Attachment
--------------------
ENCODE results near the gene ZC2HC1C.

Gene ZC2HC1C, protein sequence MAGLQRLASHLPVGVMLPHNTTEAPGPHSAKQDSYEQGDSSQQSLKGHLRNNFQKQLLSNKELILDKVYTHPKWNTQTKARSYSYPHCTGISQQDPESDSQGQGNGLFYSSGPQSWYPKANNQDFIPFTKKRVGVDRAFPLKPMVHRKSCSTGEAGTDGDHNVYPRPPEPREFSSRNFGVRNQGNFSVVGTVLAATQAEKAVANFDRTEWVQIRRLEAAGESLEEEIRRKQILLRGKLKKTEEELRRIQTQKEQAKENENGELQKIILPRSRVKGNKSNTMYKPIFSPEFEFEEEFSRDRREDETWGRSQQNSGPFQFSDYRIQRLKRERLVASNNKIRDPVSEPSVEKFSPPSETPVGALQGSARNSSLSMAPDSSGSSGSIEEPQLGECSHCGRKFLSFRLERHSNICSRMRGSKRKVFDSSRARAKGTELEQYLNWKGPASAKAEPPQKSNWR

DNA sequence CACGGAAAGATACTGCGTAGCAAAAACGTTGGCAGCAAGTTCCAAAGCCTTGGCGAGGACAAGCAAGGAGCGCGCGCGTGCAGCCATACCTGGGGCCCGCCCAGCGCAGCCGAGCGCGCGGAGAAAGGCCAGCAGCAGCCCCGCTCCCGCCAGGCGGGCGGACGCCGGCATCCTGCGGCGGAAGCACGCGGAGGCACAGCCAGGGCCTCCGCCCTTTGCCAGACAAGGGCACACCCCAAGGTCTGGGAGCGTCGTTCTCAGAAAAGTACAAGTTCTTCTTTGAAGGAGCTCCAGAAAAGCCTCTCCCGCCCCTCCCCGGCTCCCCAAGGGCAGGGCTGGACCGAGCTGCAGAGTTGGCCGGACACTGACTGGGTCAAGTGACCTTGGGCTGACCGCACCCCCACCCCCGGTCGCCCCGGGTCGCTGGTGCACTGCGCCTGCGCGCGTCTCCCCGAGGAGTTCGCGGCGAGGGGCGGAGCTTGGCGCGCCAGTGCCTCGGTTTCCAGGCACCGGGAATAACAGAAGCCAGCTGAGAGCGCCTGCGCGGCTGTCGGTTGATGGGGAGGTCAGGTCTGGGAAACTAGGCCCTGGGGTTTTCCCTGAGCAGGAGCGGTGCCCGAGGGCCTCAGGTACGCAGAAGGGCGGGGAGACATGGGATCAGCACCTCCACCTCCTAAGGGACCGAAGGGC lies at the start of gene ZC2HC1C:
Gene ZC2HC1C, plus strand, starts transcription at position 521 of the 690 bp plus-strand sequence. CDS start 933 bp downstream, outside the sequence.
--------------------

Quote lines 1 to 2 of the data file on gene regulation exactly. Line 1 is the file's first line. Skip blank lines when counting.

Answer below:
ENCODE results near the gene ZC2HC1C.

Gene ZC2HC1C, protein sequence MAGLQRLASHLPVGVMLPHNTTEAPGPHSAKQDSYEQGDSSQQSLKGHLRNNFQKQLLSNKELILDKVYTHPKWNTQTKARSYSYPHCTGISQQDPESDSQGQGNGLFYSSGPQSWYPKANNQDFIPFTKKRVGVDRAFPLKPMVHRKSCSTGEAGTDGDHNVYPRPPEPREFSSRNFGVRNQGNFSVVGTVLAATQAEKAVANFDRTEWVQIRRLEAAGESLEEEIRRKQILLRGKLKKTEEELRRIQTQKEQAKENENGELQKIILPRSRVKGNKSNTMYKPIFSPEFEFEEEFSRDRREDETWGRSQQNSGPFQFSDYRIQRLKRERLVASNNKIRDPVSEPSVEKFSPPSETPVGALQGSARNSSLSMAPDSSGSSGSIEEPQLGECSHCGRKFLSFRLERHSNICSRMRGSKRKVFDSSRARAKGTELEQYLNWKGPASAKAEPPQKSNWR